Now Nigeria’s new president may once again be on a collision course with separatists in the southeast. Like all previous Nigerian heads of state, Buhari regards the country’s unity as non-negotiable. He will not allow the region to secede without a fight — not least because it contains oil fields that supply three-quarters of the government’s revenue. Oil is thus an incentive for unity as well as disintegration: It gives Igbos confidence in the economic viability of an independent Biafran state, but also gives the government a powerful reason to prevent such a state from ever coming into being. If Igbos continue to agitate for independence, mass bloodshed seems inevitable.
Secession would lead to confrontation on two levels — between Igbos and the federal government, and between Igbos and other minority ethnic groups in the southeast. The latter — such as the Efik, Ibibio, Ijaw, Esan, and Urhobo ethnic groups — do not want to exchange minority status in Nigeria for minority status in a new country dominated by Igbos. To succeed in winning their own state, therefore, Biafran separatists would need to fight both a war of independence and a second war of repression against the minority groups living in their midst.
The Nigerian government has made clear that it views the Biafra issue as a danger to national unity, and Buhari has said he regards the movement as “treasonable.” Last October, security forces arrested Nnamdi Kanu, the leader of the secessionist Indigenous People of Biafra (IPOB) movement, on charges of sedition and treason, and ignored a subsequent court order to release him. The symbol of the Biafran independence movement, Kanu is regarded as a dangerous man by authorities. He is alleged to have tried to procure weapons in the United States, and once told a public gathering, “[I]f we don’t get Biafra everybody will have to die, as simple as that.” But by arresting and detaining him, the government only added fuel to the Biafra fire, causing the protests to intensify and spread across cities in the southeast over the past three months.
Even if the government calms the Biafra storm, its standard refusal to consider demands for regional autonomy all but guarantees that another insurrection will emerge somewhere else in the country. Making matters worse is the demographic time bomb that ticks faster each day in Nigeria. A dramatic “youth bulge” has turned grievances of the type felt by young Igbos into a national security risk in marginalized communities across the country. Every few years, young people from one of these communities rise up and shake the country’s unity. Ethno-regional separatist groups such as the OPC in the southwest, Boko Haram in the north, and the Movement for the Emancipation of the Niger Delta in the oil-rich deep south are notable examples.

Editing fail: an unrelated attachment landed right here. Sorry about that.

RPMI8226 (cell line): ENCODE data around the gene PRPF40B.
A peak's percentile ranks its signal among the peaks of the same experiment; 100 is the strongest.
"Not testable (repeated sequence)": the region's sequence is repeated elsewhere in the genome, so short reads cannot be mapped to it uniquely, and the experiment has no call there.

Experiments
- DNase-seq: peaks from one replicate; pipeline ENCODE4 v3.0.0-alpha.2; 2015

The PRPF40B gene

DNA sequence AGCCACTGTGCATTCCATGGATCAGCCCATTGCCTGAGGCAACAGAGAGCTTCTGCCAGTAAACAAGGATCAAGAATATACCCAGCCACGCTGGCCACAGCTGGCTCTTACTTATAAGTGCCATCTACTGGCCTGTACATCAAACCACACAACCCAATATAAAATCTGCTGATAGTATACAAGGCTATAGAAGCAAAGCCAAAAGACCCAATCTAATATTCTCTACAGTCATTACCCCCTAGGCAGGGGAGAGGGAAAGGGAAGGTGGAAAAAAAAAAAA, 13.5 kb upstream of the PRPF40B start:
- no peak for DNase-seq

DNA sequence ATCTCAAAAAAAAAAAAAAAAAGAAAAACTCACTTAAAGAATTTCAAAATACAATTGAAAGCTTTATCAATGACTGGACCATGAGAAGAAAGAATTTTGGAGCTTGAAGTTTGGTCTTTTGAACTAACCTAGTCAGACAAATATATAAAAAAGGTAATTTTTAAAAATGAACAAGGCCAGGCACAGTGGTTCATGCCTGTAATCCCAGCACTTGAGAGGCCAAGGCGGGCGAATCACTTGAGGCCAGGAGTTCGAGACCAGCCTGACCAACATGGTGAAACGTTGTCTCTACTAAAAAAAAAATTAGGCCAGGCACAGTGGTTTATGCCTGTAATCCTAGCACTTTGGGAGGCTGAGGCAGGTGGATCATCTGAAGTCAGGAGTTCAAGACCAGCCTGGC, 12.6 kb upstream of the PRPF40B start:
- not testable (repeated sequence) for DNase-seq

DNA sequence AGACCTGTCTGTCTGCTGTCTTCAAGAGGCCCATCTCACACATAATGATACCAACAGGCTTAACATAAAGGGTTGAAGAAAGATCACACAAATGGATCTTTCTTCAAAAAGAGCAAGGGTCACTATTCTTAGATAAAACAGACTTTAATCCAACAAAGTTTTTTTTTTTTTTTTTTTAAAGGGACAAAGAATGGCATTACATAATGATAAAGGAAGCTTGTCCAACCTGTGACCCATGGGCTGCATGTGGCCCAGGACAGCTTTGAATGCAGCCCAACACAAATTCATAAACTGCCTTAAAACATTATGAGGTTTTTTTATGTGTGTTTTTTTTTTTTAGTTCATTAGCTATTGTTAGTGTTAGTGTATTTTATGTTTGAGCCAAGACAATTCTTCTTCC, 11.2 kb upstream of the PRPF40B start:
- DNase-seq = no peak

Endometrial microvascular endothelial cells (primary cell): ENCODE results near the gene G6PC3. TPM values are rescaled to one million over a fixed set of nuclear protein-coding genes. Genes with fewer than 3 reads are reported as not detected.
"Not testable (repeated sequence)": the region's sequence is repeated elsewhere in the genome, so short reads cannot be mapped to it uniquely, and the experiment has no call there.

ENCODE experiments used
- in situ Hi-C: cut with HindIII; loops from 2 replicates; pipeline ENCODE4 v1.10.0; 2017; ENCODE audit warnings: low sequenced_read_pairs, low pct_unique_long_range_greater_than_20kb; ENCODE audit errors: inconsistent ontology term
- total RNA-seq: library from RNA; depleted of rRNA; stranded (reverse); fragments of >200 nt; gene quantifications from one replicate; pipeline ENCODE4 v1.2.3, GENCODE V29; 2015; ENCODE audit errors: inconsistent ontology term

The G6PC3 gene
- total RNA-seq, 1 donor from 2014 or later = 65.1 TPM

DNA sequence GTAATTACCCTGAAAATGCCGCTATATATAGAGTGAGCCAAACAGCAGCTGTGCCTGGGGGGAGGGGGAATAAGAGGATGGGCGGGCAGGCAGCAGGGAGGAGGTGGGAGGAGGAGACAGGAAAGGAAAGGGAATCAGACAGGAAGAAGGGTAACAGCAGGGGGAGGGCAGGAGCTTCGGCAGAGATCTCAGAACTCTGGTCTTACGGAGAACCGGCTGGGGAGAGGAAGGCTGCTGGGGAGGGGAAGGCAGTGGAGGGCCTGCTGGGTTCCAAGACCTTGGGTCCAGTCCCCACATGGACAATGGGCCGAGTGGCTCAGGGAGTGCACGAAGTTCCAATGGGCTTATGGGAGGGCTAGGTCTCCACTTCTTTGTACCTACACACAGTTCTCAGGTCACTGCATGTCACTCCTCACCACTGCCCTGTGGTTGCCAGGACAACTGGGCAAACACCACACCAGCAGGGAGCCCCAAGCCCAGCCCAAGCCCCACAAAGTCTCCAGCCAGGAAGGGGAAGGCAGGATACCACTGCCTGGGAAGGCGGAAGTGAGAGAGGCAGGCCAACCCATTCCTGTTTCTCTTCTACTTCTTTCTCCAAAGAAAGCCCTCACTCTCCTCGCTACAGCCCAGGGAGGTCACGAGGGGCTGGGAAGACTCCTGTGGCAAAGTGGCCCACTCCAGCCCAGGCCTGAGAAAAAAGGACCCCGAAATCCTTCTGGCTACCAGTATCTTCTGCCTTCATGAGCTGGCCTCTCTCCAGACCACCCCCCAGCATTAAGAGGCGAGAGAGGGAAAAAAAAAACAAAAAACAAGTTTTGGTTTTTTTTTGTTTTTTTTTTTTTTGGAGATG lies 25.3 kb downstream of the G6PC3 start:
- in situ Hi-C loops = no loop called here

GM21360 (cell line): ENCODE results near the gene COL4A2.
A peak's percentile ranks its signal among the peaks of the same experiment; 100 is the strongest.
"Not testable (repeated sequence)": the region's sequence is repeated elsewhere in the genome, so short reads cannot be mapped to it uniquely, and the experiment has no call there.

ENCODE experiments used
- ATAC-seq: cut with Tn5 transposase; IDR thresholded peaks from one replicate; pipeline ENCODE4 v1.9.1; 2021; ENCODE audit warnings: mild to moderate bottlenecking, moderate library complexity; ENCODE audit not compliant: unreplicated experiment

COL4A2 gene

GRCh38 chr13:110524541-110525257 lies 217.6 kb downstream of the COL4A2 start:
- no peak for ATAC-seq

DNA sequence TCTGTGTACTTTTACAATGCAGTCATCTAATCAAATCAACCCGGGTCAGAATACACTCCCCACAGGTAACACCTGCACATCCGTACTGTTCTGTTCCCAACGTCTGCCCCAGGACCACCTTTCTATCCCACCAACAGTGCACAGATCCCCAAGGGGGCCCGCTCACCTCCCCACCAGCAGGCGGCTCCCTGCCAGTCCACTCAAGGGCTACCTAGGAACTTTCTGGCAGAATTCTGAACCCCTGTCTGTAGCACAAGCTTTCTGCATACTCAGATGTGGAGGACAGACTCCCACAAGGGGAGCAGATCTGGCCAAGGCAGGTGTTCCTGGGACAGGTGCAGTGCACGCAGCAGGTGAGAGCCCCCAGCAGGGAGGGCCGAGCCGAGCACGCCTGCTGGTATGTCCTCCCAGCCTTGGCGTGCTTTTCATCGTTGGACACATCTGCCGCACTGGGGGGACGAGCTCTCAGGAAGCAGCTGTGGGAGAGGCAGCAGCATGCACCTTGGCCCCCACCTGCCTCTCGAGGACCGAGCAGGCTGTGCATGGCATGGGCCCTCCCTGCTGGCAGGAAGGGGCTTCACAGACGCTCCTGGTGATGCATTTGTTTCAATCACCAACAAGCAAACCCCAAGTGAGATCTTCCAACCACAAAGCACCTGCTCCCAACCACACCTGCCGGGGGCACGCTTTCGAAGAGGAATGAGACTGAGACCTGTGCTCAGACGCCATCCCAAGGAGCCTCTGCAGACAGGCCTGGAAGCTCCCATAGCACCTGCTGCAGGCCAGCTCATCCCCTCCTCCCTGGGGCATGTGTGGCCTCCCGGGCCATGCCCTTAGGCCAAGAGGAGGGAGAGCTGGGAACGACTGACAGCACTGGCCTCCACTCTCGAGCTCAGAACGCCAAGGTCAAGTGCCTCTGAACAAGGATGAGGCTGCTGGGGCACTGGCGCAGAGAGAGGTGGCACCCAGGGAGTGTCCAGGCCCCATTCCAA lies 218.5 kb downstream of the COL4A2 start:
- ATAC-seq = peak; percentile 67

Yet the government has no viable plan for dealing with uprisings like these beyond sending in the army. Two years ago, the former national security adviser, Sambo Dasuki, revealed that Nigeria’s military was deployed in 28 out of the country’s 36 states — a fact that suggests it has become more of an internal occupation force than a defender against external aggression.
Nigerian governments have a long history of treating serious problems as molehills until they become volcanic-mountain-range problems. In 1995, the government executed Ken Saro-Wiwa and eight other activists who had dared to call attention to economic exploitation and marginalization in the Niger Delta. The core complaints raised by the activists were never addressed, however, and soon they had given rise to an armed insurgency that reduced Nigeria’s oil output by 50 percent and cost it billions of dollars in lost revenue. In the early 2000s, the government also ignored a small religious sect in the northeast — only to watch it morph into Boko Haram.
As resentment mounts among Igbos in the southeast, the Nigerian government cannot afford to allow yet another molehill to grow into a mountain.